Angela Merkel has used an interview to call for greater efforts to cope with a wave of migrants into Germany and other EU countries. She also expressed confidence about IMF participation in Greece's third bailout. Speaking to public broadcaster ZDF on Sunday, Chancellor Merkel said that although the hundreds of thousands of refugees that have arrived in Germany since the start of the year presented the authorities with a "huge challenge," the country was not overwhelmed. At the same time, though, she warned that this challenge could not be met "if we operate in standard mode." Merkel told ZDF that she had already spoken to European Commission President Jean-Claude Juncker about the need for the European Union to develop a common policy on asylum. She said she also intended to raise the issue with French President Francois Hollande in the near future. 'Next grand European project' "The asylum issue could be the next grand European project, in which we will see if we are really able to take concerted action," the chancellor said. In the short term though, she said Germany's priority had to be housing the migrants who continue to enter the country in unprecedented numbers. This, she said, included getting refugees currently being housed in tents into containers or better before winter sets in. The chancellor also pitched the idea of extending the list of "safe countries of origin," to help discourage asylum seekers from Balkan countries, who may be fleeing poverty, but where no armed conflicts currently exist. Here too, the chancellor said, the goal should be developing an EU-wide policy. The German Interior Ministry has estimated that a total of 450,000 people will apply for asylum by the end of 2015 - although it is expected to revise this number upward in the next few days. Around half of those who have arrived so far are from countries in the Balkans and have almost no chance of being granted asylum in Germany. The chancellor also condemned a recent spate of attacks on shelters being used to house asylum seekers in Germany, saying "this is unworthy of our country. There is no justification for this." Relief, but no 'haircut' for Greece Speaking just days before the lower house of parliament is to vote on a third bailout for Greece, the chancellor said there was no question of debt forgiveness - a "haircut" - for Athens. However, she did say she saw some "wiggle room" on the interest rates it is charged and the maturity dates of its loans. In an apparent effort to reassure skeptical German lawmakers ahead of the vote, saying she was sure that the International Monetary Fund would participate in Greece's third bailout, despite the fact that it has not yet committed to this. The IMF's managing director, Christine Lagarde, has said the Fund will take its decision in the autumn, depending upon whether Athens meets conditions related to pension reform and debt relief. "Ms. Lagarde, the head of the IMF, made very clear that if these conditions are met, she will recommend to the IMF board that the IMF takes part in the program from October," Merkel said. "I have no doubts that what Ms. Lagarde said will become reality."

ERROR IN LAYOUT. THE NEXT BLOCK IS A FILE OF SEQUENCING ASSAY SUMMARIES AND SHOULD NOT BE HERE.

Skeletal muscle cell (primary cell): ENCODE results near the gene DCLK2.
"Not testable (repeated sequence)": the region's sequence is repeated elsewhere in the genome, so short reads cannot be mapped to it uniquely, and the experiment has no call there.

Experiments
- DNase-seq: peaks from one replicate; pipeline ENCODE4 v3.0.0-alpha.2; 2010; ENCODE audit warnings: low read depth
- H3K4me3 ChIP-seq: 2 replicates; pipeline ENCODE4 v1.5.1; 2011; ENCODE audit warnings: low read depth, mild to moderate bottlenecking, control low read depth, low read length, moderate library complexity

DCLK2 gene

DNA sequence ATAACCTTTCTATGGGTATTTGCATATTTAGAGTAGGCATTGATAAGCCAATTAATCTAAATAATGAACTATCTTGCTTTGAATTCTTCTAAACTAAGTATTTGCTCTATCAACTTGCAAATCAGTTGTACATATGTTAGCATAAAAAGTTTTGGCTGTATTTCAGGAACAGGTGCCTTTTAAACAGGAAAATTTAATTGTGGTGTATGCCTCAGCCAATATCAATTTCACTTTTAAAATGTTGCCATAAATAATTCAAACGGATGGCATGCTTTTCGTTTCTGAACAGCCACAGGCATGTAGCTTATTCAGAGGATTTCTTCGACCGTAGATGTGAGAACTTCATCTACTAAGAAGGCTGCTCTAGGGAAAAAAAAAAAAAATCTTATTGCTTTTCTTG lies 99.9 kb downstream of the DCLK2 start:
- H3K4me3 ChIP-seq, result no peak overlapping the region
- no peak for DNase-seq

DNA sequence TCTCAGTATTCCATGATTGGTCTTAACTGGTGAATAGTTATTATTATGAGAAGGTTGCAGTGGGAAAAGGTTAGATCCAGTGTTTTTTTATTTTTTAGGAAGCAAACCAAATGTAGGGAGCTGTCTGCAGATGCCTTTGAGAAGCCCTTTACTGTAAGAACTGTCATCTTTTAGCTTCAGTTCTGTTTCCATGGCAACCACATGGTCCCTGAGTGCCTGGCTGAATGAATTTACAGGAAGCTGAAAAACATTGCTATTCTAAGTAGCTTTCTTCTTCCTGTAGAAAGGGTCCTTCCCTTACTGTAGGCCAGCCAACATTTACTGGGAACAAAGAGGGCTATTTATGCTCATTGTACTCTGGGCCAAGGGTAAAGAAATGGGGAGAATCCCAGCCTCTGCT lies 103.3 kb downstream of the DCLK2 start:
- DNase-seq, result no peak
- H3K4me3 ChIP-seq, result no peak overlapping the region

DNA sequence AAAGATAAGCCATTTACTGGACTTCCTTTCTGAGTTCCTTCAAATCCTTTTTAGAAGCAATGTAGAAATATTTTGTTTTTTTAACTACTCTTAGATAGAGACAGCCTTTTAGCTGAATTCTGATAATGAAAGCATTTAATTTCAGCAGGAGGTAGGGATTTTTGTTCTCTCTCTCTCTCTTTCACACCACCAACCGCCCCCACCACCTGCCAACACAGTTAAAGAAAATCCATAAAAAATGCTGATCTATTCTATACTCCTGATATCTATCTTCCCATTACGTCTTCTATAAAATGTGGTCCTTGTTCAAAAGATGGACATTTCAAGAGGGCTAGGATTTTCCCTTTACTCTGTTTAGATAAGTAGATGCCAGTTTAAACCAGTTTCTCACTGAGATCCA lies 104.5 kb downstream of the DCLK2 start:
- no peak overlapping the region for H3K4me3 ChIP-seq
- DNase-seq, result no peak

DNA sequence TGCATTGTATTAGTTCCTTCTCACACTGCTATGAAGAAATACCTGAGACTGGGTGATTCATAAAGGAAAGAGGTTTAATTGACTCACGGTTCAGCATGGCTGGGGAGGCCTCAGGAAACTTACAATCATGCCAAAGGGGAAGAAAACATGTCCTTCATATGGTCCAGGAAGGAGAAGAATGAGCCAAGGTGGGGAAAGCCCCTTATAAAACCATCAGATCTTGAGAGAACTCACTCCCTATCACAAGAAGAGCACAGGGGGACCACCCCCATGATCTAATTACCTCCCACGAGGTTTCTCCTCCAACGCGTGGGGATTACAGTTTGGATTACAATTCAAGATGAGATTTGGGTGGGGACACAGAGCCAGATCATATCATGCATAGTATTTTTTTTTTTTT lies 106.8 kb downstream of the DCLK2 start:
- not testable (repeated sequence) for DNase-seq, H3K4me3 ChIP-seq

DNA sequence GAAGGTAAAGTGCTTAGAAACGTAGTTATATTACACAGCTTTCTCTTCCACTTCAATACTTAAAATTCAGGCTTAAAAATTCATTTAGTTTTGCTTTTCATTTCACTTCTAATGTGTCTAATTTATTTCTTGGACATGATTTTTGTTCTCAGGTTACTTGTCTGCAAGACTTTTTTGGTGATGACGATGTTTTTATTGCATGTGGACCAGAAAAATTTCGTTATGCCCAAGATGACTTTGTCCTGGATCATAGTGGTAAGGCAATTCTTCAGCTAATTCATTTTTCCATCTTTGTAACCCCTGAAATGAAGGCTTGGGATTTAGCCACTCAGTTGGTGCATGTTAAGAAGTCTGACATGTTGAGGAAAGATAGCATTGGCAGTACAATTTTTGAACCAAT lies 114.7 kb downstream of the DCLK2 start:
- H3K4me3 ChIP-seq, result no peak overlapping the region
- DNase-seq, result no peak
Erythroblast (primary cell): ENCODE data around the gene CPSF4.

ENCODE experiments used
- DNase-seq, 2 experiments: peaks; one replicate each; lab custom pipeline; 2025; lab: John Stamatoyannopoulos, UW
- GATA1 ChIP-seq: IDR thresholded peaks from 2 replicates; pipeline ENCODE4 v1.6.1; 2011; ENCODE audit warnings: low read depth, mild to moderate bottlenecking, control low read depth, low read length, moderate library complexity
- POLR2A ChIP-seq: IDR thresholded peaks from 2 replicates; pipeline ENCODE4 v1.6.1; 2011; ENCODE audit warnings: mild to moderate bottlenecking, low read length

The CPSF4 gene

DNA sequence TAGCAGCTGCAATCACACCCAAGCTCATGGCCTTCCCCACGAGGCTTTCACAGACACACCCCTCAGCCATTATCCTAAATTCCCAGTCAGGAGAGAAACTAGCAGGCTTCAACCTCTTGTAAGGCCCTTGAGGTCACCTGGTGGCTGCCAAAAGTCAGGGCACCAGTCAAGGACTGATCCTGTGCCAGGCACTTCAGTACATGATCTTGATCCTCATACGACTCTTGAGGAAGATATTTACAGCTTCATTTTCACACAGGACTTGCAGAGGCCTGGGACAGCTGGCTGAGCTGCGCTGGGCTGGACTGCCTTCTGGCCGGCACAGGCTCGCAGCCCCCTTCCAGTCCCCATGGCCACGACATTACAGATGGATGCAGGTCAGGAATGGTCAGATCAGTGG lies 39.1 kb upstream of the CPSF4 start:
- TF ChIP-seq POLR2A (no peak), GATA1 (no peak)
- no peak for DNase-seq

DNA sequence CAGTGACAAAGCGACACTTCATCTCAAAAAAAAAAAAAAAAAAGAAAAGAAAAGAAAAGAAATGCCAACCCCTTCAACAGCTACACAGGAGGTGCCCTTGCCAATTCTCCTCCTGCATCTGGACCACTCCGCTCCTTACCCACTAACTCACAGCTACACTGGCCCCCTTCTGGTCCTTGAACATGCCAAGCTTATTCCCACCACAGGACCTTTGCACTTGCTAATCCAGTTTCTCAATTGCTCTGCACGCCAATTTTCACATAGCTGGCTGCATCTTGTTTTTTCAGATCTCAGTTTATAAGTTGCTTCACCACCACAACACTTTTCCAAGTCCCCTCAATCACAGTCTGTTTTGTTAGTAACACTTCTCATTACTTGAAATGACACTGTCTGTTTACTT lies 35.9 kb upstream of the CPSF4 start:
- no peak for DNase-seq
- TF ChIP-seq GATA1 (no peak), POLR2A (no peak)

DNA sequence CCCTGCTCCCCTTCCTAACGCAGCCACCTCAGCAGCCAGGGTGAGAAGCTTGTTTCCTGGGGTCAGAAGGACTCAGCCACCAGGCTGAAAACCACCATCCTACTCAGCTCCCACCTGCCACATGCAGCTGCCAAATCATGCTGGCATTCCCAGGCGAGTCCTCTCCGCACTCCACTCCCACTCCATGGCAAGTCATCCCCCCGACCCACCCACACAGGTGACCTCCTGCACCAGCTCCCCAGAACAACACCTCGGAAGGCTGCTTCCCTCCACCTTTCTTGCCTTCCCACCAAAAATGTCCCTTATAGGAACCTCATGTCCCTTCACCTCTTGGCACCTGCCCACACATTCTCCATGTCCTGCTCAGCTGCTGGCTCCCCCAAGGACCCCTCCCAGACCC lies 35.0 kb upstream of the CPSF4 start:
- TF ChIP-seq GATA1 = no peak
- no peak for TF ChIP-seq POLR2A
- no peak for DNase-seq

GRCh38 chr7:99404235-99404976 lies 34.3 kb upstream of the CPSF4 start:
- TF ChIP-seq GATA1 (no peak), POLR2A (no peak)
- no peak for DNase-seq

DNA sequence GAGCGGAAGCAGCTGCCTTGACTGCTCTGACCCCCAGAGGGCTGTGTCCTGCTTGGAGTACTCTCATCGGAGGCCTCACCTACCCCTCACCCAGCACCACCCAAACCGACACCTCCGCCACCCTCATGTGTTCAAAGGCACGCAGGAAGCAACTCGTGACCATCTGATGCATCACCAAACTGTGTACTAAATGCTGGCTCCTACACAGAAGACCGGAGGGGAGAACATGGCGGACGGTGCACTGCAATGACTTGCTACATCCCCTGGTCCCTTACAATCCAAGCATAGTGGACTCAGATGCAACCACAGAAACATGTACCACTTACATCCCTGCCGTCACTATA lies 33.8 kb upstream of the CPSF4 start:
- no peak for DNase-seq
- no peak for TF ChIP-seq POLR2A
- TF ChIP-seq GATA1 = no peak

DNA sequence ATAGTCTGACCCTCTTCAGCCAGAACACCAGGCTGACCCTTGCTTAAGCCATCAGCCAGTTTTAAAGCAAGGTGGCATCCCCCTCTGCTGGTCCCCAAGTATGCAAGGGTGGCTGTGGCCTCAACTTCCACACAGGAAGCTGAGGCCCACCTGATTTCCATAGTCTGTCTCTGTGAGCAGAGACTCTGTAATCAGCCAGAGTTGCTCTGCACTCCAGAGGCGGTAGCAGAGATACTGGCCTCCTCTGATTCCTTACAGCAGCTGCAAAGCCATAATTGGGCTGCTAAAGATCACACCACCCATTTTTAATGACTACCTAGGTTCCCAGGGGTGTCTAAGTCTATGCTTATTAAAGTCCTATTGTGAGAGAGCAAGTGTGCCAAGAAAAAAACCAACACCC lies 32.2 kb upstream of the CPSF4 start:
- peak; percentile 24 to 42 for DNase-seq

Angela Merkel has used an interview to call for greater efforts to cope with a wave of migrants into Germany and other EU countries. She also expressed confidence about IMF participation in Greece’s third bailout. Speaking to public broadcaster ZDF on Sunday, Chancellor Merkel said that although the hundreds of thousands of refugees that have arrived in Germany since the ... Read More »